Turtle Conservation

Blanding’s Turtle
Research on the threatened Blanding’s turtle began in 1983 with the collection of basic population and habitat data in small wetlands in Dutchess County, New York (Kiviat 1988). A graduate student working with Hudsonia, the Nature Conservancy, and the State, created an artificial nesting habitat as a surrogate for a natural nesting area in a residential subdivision (Emrich 1991). This unprecedented experiment achieved success through subsequent efforts of the Nature Conservancy. In 1993 Hudsonia teamed up with microbial ecologist Peter Groffman of the Institute of Ecosystem Studies, and sampled soils and vegetation in Blanding’s turtle habitats to gain a better understanding of land use – habitat relationships, and design of landscape-level reserves (Kiviat 1997).

In 1996-97, Hudsonia designed a Blanding’s turtle habitat restoration project that included wetland habitats, upland nesting areas, and a one-way turtle barrier to keep the turtles out of a hazardous development site (Kiviat et al. 2000). Hudsonia received the Project Facilitation Award from the Society for Ecological Restoration in 1997 for this work. The turtle population and the habitats at this site have been continually monitored since 1996 by Hudsonia staff and volunteers.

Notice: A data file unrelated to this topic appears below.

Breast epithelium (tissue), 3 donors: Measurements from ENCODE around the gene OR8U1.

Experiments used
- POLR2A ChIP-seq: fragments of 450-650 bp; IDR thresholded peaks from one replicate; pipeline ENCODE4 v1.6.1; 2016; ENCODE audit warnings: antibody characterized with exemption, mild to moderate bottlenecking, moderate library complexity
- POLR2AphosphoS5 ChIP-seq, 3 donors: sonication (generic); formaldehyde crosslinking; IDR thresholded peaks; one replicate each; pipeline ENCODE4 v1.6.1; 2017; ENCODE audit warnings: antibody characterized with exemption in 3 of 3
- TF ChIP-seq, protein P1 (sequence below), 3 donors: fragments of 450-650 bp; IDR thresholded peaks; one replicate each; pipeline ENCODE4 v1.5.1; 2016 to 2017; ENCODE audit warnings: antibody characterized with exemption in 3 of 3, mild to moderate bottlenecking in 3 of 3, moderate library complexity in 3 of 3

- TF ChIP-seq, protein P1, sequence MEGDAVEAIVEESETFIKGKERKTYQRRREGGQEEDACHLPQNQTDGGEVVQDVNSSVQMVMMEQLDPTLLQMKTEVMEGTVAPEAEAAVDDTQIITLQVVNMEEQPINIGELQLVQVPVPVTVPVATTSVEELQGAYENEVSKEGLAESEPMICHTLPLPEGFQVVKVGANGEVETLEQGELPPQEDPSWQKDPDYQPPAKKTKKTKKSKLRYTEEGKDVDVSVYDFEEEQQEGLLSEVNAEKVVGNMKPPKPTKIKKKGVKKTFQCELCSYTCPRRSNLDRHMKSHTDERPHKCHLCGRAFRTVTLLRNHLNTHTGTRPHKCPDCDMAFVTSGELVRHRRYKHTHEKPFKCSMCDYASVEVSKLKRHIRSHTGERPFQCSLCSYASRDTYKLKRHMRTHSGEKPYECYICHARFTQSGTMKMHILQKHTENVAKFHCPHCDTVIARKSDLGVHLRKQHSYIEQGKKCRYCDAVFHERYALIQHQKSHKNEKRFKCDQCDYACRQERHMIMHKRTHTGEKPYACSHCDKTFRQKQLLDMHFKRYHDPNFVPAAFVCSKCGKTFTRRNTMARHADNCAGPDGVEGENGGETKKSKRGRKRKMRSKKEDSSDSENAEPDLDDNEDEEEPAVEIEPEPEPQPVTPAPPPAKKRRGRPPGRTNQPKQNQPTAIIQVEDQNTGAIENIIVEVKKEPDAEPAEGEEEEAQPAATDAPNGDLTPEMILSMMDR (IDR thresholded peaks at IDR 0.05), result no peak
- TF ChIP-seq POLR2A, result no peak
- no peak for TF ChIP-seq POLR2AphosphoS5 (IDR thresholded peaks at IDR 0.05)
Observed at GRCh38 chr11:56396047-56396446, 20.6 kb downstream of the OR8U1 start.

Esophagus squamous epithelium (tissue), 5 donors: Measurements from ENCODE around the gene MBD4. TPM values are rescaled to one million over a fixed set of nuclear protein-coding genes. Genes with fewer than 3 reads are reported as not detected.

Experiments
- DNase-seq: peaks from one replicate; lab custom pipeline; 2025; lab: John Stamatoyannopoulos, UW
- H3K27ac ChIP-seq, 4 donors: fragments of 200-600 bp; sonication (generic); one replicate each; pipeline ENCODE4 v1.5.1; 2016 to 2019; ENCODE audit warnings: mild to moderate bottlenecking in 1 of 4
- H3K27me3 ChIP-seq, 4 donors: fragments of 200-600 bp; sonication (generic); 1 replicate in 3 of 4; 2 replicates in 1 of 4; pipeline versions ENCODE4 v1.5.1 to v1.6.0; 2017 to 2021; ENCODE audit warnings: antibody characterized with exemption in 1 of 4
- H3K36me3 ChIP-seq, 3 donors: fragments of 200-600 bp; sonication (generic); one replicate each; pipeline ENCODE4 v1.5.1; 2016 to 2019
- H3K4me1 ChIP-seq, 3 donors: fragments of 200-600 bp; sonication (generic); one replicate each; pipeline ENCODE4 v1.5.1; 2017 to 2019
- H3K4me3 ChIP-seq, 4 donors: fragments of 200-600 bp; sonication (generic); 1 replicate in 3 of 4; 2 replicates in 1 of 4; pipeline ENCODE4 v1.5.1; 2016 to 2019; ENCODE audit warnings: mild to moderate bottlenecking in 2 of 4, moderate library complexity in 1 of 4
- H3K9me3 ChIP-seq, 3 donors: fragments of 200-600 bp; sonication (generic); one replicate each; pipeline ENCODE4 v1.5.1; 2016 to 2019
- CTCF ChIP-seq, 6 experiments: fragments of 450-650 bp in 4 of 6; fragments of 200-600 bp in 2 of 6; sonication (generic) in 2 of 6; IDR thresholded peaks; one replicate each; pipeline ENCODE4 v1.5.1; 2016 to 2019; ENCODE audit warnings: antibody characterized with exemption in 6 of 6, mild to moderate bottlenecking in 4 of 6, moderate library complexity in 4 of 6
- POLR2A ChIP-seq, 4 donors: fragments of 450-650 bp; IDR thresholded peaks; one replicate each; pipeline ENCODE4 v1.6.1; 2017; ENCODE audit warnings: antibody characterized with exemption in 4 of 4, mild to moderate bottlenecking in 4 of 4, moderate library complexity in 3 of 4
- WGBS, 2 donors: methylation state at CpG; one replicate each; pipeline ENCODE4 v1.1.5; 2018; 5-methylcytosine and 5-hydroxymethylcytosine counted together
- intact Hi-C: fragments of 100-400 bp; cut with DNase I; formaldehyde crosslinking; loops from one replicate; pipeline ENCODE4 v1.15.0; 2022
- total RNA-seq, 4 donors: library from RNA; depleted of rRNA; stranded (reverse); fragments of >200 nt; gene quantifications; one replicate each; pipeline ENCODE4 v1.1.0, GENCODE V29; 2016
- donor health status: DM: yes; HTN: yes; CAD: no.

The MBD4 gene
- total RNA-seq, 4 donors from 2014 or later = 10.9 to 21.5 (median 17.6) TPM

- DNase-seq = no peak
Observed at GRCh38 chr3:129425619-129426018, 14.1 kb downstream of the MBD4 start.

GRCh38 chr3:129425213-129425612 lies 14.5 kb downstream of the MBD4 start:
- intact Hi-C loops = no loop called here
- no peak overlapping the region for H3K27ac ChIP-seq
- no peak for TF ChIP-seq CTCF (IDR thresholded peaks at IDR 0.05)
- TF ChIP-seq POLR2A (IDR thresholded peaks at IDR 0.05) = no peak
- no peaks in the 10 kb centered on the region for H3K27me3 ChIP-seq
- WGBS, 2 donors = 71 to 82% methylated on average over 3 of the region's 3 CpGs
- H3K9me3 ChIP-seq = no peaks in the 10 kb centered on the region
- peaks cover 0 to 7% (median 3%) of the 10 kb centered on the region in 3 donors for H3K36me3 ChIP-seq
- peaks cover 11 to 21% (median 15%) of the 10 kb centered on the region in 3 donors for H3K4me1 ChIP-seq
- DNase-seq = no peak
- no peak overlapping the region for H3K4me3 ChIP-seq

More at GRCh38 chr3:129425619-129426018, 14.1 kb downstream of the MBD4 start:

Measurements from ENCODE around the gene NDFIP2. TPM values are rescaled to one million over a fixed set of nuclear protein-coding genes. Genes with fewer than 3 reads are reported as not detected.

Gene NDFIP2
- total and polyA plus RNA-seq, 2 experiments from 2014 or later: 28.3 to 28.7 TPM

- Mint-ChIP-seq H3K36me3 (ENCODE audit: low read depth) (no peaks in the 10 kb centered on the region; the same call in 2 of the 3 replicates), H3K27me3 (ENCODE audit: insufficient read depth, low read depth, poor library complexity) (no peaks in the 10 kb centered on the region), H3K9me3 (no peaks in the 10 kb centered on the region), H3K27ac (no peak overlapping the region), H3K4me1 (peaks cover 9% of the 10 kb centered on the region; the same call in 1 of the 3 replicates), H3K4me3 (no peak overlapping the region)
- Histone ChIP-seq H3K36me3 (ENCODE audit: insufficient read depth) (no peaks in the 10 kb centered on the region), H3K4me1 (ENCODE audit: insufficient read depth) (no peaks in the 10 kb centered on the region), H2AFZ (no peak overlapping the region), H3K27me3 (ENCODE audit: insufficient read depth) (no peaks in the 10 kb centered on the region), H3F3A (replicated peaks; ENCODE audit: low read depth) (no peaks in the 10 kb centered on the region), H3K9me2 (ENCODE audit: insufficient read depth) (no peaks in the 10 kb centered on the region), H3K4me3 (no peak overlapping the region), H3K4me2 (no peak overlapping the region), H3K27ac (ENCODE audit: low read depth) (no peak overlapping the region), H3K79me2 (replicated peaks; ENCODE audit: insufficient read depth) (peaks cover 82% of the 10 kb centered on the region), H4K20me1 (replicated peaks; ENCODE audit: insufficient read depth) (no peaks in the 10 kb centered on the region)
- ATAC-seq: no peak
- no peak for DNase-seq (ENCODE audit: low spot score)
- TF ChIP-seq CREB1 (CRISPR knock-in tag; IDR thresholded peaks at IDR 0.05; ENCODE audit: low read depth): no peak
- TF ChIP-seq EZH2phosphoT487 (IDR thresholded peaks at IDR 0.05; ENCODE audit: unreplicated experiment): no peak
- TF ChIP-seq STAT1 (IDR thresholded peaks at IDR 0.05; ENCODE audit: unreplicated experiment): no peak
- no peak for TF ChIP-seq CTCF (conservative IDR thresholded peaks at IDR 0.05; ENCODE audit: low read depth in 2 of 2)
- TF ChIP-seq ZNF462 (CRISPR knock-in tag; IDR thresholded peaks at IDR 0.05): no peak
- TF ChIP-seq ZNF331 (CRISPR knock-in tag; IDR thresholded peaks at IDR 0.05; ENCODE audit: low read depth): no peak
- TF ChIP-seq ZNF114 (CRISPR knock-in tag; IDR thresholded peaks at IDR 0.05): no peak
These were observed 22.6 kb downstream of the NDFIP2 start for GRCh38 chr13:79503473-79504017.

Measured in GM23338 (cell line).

Bog Turtle
In 1992 we analyzed the landscapes and habitats of the endangered bog turtle in eastern New York; previous work on this subject was conducted by Kiviat (1978). From 2012-2016, we analyzed how livestock grazing could be used to improve and/or maintain habitat quality for bog turtles (Kiviat et al. 2018).

Painted Turtles
While painted turtles are a common species and much is known about their use of non-tidal habitat, little is known of their use of tidal wetlands. From 2016 – 2018, Hudsonia and student collaborators studied and tracked painted turtles in Tivoli Bays (Bacon and Kiviat 2018, Caponera and Kiviat 2020).

Wood Turtles
Beginning in 2018, Hudsonia Ltd and Jason Tesauro Consulting LLC began analyzing the hazards posed by farm operations to wood turtles (Glyptemys insculpta). This species, designated Special Concern in New York, lives in and near streams and rivers, and forages in riparian thickets and fields. While farms create non-forested habitats, ponds, and nesting areas, and help keep land out of more intensive uses such as residential development, wood turtles are frequently killed or injured by farm equipment and vehicles where fields are cultivated or hayed near the river. Data has been collected primarily by means of mark-release-recapture and radio-tracking wood turtles at the Farm Hub, as well as a second organic farm in the Hudson Valley. Telemetry field work is expected to continue at the Hudson Valley Farm Hub through 2022. We are learning that non-farmed buffers with a certain vegetational structure allow wood turtles to bask and feed with fewer forays into farm fields. We are translating this knowledge into recommendations for protection and management of stream buffers.